1910: My fashionable grandmother at age five

Sepia Saturday 385: Second in a series on piecing together the origins of my maternal grandmother Elizabeth (Stoutner) Laurence’s fashion sense.

In the last post I discussed my maternal grandmother Elizabeth (Stoutner) Laurence’s fashionable attire at age one. This trend continued as she grew, as shown in the photo below of Liz at age five.

My maternal grandmother Elizabeth (Stoutner) Laurence at age five (circa 1910). She is wearing a fur-trimmed wool coat with fashion-forward accessories: a fur muff, a spectacular hat and satin bows. Scan by Molly Charboneau

My grandmother is wrapped in a fur-trimmed wool coat accessorized with a spectacular hat and muff — each sporting shiny satin bows. Her long, ringlet curls complete the look.

Clearly Liz did not select these toddler clothes or hairstyle herself — so I wondered whether her German-American family’s fashion sense contributed to her evolving clothing style.

Fashion in the family

My maternal ancestors lived in Gloversville, Fulton County, New York. They were German immigrants on my grandmother Liz’s side and Italian immigrants on my grandfather Antonio W. Laurence’s side (Tony’s surname anglicized from Di Lorenzo).

Glove turning tool from Meyers Glove Company of Gloversville, N.Y.  Discovered  in my grandmother Liz’s sewing cabinet, this tool may have been used by my great-grandmother Celia (Mimm) Stoutner to turn gloves with internal seams when she worked at home sewing gloves. Photo by Molly Charboneau

When Liz was growing up, fur, leather and glove production were primary industries in Gloversville and nearby Johnstown.

Many of my German-American and Italian-American ancestors worked in these fashion-related trades.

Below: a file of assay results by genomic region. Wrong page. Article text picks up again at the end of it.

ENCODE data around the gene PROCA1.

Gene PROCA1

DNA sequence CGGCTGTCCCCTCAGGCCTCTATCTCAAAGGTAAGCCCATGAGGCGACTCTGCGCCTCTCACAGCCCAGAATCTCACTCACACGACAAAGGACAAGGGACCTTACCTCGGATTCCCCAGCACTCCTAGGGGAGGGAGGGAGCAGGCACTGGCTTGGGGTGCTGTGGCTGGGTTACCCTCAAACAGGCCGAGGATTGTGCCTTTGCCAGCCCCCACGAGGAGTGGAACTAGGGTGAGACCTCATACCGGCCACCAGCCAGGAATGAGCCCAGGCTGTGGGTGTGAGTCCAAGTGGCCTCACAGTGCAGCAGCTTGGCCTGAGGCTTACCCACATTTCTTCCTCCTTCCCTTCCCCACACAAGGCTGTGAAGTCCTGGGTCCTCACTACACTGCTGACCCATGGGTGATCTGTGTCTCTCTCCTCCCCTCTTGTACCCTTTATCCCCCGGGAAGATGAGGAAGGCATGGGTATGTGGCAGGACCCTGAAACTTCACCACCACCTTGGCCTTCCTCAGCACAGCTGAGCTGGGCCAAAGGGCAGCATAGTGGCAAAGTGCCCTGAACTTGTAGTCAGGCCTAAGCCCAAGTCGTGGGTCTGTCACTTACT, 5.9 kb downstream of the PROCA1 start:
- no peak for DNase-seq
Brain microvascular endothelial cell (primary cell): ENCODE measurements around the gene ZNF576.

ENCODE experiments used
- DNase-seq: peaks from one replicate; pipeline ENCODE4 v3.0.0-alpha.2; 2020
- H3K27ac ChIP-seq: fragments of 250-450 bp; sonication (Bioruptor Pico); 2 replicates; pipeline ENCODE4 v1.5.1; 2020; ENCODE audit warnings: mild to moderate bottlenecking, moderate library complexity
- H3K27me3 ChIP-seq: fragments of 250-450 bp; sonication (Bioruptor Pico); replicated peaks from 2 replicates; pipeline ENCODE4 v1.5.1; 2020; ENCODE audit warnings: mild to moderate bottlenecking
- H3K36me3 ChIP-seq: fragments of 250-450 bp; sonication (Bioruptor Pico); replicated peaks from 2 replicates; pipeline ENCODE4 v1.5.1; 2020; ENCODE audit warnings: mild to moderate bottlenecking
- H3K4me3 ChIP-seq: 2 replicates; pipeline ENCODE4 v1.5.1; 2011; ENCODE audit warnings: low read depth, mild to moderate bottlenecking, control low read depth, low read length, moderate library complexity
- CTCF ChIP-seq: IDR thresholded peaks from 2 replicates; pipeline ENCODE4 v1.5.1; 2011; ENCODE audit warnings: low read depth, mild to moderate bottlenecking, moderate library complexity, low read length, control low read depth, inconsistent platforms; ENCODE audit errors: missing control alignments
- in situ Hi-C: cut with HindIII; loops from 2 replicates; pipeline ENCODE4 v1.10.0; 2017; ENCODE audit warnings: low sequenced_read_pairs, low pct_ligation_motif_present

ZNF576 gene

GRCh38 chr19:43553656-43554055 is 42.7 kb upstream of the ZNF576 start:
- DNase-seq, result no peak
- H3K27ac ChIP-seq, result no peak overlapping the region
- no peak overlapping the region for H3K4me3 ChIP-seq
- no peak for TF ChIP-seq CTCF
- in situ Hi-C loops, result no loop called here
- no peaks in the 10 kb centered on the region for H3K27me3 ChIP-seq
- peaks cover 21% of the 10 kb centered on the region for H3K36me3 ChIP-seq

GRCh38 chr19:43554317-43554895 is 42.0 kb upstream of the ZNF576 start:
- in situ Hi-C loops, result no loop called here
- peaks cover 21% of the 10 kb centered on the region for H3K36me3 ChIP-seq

Liz’s mother — my great-grandmother Celia (Mimm) Stoutner, — was among hundreds of women who sewed and turned gloves at home using materials provided by nearby factories. Her mother — my great-great grandmother Elizabeth (Edel) Mimm — was also a glove worker.

My strapping great-grandfather — Liz’s dad Andrew J. “Pete” Stoutner — broke with this tradition and worked for the railroad. However, his brother — Liz’s uncle John H. Stoutner — made his career in fashion.

A commercial clothier’s influence

Uncle John and his partner Crosby E. Van Arnum operated The Smart Shop in Gloversville — a women’s millinery and clothing store carrying everything from undergarments to outerwear — and ran ads in the local newspapers.

A New York Times notice of Uncle John’s arrival in New York City as a buyer for the Argersinger Company of Gloversville, N.Y. (11 Nov. 1913). Did Uncle John’s garment expertise contribute to my grandmother’s fashion sense? Source: Old Fulton New York Post Cards

Did Uncle John play a role in recommending or providing outfits for my grandmother? There’s no way to know for sure — but he certainly had the credentials.

According to the New York Times, Uncle John traveled to New York City to buy the latest in suits, waists, corsets and millinery for the Argersinger Co. before opening The Smart Shop.